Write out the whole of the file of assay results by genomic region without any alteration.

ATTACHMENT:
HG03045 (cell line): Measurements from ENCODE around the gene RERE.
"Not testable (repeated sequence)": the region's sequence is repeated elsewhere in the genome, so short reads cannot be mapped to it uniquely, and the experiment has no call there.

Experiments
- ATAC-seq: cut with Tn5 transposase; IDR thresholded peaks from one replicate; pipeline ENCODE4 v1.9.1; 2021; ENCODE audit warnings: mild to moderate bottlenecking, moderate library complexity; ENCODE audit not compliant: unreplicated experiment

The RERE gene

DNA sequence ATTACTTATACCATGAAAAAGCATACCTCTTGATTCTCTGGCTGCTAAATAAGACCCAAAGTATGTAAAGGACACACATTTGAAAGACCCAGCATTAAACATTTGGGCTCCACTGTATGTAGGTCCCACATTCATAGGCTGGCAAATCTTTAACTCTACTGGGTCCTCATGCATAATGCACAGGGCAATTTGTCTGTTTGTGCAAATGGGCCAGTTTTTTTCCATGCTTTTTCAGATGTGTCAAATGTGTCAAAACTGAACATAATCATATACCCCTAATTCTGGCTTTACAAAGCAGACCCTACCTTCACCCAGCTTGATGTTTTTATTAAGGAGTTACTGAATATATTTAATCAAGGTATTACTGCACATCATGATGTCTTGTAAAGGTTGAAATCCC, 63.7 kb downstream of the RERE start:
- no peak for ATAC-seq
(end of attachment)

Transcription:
HG03045 (cell line): Measurements from ENCODE around the gene RERE.
"Not testable (repeated sequence)": the region's sequence is repeated elsewhere in the genome, so short reads cannot be mapped to it uniquely, and the experiment has no call there.

Experiments
- ATAC-seq: cut with Tn5 transposase; IDR thresholded peaks from one replicate; pipeline ENCODE4 v1.9.1; 2021; ENCODE audit warnings: mild to moderate bottlenecking, moderate library complexity; ENCODE audit not compliant: unreplicated experiment

The RERE gene

DNA sequence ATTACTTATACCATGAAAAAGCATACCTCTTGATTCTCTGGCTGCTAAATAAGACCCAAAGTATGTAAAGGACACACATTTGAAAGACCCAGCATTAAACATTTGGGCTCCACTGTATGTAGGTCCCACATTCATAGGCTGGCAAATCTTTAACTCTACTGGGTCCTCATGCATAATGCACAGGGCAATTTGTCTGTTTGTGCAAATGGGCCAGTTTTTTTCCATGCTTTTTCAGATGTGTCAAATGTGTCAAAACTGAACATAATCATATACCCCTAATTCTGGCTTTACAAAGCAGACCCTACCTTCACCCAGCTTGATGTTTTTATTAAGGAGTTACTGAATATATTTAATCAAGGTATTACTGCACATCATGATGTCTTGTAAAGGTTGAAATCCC, 63.7 kb downstream of the RERE start:
- no peak for ATAC-seq